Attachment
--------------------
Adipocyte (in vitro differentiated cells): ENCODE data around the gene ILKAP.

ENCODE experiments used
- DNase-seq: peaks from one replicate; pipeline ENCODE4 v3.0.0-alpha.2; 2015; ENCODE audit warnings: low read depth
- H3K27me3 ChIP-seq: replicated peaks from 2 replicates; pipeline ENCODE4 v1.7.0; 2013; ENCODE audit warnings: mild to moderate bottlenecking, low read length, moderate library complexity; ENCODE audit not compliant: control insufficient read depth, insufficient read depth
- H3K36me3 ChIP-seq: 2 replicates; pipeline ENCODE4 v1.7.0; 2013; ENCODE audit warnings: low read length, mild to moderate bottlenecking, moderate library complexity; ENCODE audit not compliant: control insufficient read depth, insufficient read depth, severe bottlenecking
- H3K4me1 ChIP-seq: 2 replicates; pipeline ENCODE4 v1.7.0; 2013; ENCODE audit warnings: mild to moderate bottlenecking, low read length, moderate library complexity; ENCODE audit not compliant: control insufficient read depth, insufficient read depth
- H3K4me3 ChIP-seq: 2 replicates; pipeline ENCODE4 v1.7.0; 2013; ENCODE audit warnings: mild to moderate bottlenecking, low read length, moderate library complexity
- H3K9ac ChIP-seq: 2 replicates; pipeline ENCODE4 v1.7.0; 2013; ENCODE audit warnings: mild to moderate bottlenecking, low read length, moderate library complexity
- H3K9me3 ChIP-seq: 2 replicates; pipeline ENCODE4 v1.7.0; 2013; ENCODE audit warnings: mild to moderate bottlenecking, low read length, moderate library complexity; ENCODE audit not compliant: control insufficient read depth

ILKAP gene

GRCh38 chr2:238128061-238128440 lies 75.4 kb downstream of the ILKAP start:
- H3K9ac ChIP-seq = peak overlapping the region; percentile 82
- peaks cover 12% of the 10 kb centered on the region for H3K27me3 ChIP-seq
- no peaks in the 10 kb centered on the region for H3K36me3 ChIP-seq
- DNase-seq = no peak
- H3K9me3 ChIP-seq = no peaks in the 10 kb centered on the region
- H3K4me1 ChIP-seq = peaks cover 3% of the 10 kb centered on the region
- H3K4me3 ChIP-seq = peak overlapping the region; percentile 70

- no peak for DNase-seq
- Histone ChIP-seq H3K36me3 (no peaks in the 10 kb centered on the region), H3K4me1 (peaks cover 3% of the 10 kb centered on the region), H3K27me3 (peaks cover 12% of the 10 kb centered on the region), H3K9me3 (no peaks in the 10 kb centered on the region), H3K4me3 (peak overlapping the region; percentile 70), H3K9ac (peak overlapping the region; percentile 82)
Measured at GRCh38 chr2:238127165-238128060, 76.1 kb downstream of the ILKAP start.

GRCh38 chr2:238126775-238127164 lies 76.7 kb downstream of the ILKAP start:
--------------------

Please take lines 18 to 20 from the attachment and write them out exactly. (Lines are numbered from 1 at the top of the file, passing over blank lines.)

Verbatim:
- H3K4me3 ChIP-seq = peak overlapping the region; percentile 70

- no peak for DNase-seq
- Histone ChIP-seq H3K36me3 (no peaks in the 10 kb centered on the region), H3K4me1 (peaks cover 3% of the 10 kb centered on the region), H3K27me3 (peaks cover 12% of the 10 kb centered on the region), H3K9me3 (no peaks in the 10 kb centered on the region), H3K4me3 (peak overlapping the region; percentile 70), H3K9ac (peak overlapping the region; percentile 82)